Figures in this publication
Available from: Jørgen Lous
[Show abstract] [Hide abstract]
ABSTRACT: Background and Objectives Otitis media (OM) is one of the most common reasons for antibiotic treatment in children. Controversies regarding antibiotic treatment for OM have accumulated in the past decade, and there seem to be more dilemmas than certainties. The objectives of this article are to provide the state-of-the art review on achievements in treatment of all different stages of OM, including acute otitis media (AOM), otitis media with effusion (OME), and chronic suppurative otitis media, and to outline the future research areas. Data Sources PubMed, Ovid Medline, the Cochrane Database, and Clinical Evidence (BMJ Publishing). Review Methods All types of articles related to OM treatment published in English between January 2007 and June 2011 were identified. A total of 286 articles related to OM treatment were reviewed by the panel members; 114 relevant quality articles were identified and summarized. Results New evidence emerged on beneficial results of antibiotic treatment, compared with observation of AOM in young children who were diagnosed based on stringent criteria. In OME, the main results were related to a nonsignificant benefit of adenoidectomy versus tympanostomy tube placement alone in the treatment of chronic OME in younger children. Other modalities of OM treatment were studied and described herein. Conclusions and Implications for Practice Significant progress has been made in advancing the knowledge on the treatment of OM. Areas of potential future research have been identified and outlined.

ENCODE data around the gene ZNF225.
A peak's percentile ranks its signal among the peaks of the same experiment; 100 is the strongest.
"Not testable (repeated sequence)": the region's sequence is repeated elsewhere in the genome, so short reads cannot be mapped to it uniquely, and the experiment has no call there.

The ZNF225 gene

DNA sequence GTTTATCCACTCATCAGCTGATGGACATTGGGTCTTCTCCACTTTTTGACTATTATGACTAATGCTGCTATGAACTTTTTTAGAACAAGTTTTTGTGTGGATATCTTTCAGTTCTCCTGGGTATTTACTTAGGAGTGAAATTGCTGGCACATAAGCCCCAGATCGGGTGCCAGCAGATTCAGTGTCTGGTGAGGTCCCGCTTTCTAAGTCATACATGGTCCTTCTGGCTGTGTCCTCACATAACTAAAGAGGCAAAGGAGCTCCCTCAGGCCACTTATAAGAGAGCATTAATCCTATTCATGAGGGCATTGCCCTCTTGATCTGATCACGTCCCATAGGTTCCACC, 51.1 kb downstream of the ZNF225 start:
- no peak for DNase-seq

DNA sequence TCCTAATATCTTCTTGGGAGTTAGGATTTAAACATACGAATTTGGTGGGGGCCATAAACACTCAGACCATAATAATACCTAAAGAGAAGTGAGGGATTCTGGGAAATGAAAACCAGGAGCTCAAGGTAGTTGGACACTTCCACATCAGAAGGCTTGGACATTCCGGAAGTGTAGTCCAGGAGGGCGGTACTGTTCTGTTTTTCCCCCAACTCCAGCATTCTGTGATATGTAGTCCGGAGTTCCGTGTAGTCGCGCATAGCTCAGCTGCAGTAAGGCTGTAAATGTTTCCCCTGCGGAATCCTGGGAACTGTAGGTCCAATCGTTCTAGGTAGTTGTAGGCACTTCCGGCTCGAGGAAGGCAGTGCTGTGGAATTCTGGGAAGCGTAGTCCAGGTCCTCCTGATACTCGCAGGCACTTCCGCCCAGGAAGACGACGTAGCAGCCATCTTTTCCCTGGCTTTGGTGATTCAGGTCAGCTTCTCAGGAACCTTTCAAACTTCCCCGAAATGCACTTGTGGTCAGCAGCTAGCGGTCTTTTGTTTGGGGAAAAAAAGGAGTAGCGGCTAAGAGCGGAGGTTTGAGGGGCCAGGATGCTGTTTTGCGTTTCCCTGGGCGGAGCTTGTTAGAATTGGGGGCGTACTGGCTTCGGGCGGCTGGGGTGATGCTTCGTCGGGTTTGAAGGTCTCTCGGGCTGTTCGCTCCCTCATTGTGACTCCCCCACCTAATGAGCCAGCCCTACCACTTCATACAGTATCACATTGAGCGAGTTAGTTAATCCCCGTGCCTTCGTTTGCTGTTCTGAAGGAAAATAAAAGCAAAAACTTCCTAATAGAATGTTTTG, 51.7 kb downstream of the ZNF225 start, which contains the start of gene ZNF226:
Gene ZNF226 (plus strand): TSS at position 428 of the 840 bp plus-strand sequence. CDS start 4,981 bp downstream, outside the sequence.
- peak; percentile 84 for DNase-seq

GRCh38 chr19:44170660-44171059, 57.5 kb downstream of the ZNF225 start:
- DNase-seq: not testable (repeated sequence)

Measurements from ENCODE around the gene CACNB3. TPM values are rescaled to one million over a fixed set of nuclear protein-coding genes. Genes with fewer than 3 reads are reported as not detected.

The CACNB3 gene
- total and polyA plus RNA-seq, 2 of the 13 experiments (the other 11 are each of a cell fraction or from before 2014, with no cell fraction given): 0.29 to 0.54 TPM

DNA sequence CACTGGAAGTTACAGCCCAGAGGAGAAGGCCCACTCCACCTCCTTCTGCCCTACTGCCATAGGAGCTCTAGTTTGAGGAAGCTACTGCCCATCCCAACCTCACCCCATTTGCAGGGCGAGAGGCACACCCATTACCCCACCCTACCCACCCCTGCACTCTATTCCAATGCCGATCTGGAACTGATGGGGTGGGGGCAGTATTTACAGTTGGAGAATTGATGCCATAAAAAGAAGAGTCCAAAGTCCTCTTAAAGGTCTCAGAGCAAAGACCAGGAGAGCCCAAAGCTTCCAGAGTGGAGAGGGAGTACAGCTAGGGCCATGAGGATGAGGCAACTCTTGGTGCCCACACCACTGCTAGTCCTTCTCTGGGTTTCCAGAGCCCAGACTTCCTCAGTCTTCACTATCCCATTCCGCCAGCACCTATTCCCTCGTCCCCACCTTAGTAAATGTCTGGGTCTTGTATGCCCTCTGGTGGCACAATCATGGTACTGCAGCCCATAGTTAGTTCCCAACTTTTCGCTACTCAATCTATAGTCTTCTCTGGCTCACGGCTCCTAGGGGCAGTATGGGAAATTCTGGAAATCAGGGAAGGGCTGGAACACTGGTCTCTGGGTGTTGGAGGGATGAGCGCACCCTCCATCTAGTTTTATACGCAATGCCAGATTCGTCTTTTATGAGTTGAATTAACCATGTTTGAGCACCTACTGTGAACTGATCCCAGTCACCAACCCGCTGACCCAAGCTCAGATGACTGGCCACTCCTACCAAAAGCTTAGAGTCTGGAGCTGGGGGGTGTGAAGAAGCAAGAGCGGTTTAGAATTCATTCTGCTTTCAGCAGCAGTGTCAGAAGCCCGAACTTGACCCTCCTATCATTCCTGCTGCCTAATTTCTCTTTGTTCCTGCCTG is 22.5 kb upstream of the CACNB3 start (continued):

Otolaryngology Head and Neck Surgery 04/2013; 148(4 Suppl):E102-21. DOI:10.1177/0194599812465397 · 2.02 Impact Factor